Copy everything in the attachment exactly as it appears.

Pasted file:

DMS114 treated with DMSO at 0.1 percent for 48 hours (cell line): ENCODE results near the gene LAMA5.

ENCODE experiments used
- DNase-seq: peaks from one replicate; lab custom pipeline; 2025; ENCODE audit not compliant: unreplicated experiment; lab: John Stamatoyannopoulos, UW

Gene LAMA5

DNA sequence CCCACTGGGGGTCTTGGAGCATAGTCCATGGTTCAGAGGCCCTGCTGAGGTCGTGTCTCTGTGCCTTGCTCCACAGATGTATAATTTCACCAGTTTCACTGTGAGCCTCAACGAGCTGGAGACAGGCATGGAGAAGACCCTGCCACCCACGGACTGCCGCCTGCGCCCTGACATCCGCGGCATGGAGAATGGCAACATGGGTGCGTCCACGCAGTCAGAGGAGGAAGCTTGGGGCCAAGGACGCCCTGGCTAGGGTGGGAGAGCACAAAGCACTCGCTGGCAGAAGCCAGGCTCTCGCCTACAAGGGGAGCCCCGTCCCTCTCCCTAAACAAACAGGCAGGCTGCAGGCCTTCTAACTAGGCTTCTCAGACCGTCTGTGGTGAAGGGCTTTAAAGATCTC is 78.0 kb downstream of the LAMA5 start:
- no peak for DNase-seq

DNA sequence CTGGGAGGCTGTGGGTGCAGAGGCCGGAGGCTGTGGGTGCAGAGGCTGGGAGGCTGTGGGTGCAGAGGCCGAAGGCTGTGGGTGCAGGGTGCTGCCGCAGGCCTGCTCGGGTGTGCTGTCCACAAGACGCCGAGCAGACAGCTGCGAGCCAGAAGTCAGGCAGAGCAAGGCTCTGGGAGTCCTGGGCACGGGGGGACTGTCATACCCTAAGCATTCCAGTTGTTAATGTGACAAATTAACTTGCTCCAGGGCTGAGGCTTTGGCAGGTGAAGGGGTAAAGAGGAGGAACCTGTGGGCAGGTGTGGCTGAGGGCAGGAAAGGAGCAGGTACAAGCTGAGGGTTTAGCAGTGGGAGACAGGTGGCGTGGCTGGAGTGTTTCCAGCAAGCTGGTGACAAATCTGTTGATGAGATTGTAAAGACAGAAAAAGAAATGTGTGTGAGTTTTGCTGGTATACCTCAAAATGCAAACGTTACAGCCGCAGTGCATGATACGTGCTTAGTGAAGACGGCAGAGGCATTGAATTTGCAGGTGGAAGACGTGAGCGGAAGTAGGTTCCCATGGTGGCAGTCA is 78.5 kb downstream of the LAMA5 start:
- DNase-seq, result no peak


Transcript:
DMS114 treated with DMSO at 0.1 percent for 48 hours (cell line): ENCODE results near the gene LAMA5.

ENCODE experiments used
- DNase-seq: peaks from one replicate; lab custom pipeline; 2025; ENCODE audit not compliant: unreplicated experiment; lab: John Stamatoyannopoulos, UW

Gene LAMA5

DNA sequence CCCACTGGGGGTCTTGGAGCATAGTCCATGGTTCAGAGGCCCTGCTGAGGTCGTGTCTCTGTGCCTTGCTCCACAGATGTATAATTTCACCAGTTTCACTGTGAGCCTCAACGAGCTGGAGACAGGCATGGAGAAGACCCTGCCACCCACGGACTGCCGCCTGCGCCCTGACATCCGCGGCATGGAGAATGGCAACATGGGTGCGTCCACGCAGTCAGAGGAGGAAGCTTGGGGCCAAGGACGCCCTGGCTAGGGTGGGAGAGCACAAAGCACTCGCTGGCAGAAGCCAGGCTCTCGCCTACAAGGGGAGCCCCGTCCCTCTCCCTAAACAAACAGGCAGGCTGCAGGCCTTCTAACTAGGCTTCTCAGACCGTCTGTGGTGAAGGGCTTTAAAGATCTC is 78.0 kb downstream of the LAMA5 start:
- no peak for DNase-seq

DNA sequence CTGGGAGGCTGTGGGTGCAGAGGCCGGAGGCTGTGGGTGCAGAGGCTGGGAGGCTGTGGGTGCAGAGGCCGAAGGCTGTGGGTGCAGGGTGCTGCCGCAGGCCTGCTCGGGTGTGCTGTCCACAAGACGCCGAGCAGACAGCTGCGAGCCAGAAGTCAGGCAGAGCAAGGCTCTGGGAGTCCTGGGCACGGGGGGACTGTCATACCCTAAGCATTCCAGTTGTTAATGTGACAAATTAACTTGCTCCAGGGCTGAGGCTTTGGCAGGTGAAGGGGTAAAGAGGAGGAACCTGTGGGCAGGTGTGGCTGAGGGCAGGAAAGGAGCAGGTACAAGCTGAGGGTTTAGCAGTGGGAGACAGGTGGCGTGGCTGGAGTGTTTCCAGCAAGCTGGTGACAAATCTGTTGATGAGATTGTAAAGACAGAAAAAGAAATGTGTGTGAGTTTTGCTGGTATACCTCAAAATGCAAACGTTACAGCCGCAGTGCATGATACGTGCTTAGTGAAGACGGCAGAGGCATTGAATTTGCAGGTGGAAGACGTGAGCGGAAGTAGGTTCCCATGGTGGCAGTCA is 78.5 kb downstream of the LAMA5 start:
- DNase-seq, result no peak